Secure administrators as your allies

Written by Barbara Bateman, CJE

Several years ago, I attended the ASNE Reynolds High School Journalism Institute and came away with a plan to expand and grow our journalism program. At that time, I was the yearbook adviser and wanted to not only improve the yearbook, but revamp our struggling journalism program that includes newspaper, yearbook and literary magazine, as well as start a broadcasting component.

I was fortunate that my principal, Dr. William Smith (seen in the photo above with student editor Regan Francis), had been visiting schools in the Southeast for our district’s conversion to Academy Pathways. Smith had visited a school that had a thriving broadcast program and was excited about the possibilities it could give our students.

Murphy is a Title I school, and our students struggle with reading and writing skills. When I approached Smith with the idea of adding a broadcast program and an Introduction to Journalism class as a means for students to explore written and verbal communication, he was receptive to the idea. I explained how an introductory class could help students with their reading and writing skills and better prepare them for choosing journalism classes that fit their personality. We discussed what would be needed to make journalism a pathway in the Academy program.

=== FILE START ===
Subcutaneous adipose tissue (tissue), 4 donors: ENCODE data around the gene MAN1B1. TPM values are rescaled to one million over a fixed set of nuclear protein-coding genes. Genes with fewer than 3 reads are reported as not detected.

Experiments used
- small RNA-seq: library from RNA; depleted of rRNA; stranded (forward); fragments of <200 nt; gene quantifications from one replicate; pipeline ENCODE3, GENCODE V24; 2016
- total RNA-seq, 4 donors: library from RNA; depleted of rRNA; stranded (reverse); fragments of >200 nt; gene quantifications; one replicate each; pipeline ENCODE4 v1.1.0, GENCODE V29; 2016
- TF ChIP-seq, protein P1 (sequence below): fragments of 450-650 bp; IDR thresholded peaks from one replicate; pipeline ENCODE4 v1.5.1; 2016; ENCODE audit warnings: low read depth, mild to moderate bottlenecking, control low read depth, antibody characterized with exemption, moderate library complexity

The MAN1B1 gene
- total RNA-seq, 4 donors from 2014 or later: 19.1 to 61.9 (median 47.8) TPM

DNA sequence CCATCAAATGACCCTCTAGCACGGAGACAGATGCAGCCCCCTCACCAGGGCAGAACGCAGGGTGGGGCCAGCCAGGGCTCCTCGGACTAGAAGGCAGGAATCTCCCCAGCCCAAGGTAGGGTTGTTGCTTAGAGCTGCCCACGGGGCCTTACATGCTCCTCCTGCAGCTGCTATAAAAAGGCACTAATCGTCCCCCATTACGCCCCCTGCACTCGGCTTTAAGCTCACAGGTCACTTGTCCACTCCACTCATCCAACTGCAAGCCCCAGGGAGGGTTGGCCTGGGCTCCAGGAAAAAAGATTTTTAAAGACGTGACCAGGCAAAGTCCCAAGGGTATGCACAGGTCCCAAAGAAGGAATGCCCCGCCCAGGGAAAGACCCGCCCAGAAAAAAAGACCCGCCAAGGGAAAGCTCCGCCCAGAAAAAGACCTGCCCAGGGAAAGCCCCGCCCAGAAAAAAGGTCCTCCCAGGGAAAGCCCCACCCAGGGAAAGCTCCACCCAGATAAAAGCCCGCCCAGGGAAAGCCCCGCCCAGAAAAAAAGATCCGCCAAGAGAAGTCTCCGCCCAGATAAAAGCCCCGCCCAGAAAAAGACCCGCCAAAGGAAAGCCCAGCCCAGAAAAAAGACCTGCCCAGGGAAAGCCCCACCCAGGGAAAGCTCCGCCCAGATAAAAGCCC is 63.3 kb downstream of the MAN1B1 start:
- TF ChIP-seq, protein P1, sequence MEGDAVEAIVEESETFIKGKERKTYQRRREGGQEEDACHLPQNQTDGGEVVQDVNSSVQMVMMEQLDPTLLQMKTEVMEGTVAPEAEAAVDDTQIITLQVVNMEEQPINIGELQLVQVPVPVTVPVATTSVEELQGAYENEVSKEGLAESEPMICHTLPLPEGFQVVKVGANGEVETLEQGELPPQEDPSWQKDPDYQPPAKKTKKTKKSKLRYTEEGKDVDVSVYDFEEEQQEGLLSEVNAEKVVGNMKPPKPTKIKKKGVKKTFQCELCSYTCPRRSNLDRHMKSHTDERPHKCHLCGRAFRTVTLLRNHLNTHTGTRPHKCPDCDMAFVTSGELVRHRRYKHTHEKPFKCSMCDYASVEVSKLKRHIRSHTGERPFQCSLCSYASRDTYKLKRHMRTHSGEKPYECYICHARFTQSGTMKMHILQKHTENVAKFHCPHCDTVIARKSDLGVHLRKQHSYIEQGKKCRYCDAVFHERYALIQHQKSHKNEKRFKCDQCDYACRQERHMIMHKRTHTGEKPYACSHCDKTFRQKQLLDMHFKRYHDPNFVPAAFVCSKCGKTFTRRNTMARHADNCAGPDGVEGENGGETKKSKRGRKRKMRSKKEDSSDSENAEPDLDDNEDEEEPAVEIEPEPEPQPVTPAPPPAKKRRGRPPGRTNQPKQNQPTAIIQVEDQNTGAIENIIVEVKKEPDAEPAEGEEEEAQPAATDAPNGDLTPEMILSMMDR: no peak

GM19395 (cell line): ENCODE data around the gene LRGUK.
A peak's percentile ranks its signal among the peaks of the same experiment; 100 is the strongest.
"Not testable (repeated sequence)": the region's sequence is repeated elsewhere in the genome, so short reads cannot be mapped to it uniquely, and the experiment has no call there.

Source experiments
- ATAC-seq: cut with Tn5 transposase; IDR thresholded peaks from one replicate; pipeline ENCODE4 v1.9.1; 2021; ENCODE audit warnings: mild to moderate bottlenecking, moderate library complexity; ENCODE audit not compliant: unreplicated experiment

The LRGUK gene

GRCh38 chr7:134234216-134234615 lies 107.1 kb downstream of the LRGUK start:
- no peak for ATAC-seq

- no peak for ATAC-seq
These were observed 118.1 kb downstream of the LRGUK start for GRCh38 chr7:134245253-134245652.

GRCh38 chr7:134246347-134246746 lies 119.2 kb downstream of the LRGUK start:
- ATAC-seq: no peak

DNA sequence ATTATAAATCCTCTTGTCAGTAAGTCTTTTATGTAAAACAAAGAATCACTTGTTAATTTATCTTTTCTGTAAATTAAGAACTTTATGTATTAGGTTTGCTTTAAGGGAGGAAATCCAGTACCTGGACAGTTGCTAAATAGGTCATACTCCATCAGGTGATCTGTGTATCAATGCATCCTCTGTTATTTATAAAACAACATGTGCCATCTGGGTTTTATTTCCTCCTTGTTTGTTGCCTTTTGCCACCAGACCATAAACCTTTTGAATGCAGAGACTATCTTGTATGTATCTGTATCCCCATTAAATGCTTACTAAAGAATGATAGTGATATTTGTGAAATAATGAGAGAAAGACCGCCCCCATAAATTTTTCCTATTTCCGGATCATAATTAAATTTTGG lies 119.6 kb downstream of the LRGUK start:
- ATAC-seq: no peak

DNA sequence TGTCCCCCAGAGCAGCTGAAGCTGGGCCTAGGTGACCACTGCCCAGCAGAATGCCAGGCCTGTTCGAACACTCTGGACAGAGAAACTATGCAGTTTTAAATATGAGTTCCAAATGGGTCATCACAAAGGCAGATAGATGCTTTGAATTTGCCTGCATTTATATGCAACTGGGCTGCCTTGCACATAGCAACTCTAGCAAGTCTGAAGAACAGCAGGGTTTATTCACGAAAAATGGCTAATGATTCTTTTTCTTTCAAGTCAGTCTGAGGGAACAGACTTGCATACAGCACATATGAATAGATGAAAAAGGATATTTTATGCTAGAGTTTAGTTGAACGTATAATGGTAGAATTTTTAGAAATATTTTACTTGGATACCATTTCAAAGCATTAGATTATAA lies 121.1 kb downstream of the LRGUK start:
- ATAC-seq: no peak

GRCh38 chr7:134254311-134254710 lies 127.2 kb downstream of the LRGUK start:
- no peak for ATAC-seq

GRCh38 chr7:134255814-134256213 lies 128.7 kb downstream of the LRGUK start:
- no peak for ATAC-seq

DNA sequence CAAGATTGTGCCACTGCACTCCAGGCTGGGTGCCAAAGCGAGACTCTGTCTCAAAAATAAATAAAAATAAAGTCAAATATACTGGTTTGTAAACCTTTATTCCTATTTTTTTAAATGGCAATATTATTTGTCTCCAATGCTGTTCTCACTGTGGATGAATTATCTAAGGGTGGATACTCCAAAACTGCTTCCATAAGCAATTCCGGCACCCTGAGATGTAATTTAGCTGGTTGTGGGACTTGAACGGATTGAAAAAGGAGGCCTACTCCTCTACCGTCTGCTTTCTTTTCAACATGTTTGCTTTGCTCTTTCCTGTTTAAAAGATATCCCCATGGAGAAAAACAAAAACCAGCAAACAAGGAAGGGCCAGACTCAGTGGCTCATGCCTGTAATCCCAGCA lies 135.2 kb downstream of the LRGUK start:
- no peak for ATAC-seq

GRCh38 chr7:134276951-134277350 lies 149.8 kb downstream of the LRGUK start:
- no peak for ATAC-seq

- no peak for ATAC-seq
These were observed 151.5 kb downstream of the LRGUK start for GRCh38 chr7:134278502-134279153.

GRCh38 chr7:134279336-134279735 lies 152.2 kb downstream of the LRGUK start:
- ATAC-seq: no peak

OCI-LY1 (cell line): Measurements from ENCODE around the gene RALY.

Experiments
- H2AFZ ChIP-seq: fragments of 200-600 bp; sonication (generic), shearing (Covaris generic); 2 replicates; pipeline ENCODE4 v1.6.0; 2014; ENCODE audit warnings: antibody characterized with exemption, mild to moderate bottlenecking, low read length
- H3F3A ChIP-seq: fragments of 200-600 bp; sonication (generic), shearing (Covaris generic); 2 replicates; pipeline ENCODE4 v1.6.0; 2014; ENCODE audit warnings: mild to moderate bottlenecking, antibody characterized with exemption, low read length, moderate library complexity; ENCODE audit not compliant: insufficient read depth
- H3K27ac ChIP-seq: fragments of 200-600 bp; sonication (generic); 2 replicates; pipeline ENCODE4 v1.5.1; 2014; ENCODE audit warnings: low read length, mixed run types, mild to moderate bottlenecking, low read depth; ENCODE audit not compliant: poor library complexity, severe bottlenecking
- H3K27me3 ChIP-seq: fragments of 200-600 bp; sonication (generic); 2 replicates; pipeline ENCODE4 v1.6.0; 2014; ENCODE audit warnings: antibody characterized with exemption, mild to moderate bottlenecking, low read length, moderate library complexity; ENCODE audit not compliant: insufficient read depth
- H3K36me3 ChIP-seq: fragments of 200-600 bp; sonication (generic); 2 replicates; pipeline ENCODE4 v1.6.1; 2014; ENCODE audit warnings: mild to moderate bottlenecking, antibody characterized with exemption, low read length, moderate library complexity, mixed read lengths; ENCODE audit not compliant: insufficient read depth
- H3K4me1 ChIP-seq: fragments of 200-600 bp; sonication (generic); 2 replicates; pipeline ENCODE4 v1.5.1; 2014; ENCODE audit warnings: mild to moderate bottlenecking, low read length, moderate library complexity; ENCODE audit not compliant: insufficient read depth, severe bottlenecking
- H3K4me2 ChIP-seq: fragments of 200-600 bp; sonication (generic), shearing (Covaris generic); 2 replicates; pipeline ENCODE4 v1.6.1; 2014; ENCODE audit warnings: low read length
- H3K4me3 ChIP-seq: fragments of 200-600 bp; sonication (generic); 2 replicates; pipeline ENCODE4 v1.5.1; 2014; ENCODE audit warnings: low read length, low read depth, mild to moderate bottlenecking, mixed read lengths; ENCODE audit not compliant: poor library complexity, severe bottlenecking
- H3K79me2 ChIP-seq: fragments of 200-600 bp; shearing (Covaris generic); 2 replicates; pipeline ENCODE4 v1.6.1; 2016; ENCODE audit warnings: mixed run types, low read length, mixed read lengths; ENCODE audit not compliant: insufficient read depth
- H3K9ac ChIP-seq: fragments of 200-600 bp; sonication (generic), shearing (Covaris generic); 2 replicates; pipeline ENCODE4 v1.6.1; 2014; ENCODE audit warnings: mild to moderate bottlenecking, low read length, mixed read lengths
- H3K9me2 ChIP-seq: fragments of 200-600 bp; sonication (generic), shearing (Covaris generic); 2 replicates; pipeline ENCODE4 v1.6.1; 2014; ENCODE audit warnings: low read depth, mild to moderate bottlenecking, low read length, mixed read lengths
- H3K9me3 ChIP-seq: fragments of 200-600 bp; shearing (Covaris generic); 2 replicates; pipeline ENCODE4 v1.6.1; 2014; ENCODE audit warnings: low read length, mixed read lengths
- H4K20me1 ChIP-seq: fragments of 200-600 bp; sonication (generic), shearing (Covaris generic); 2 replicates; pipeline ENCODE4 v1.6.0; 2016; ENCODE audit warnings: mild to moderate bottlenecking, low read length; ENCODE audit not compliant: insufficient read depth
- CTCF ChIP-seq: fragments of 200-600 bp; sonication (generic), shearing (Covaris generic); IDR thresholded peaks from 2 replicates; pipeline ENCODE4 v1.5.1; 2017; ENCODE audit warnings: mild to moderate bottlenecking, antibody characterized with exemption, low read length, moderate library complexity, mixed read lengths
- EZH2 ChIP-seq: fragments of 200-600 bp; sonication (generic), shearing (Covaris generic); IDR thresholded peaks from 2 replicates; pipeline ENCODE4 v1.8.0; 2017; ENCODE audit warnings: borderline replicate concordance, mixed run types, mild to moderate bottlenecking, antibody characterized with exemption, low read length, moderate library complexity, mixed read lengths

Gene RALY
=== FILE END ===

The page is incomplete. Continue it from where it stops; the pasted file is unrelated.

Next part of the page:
The biggest issue for starting any program is often money. Schools nationwide struggle for funding and ours is no different. We talked about what I would need to purchase and how I could get the necessary texts and equipment to start the class. Yearbook had some funds, but I could only spend those funds on equipment and items that yearbook could use, though we could share with other classes.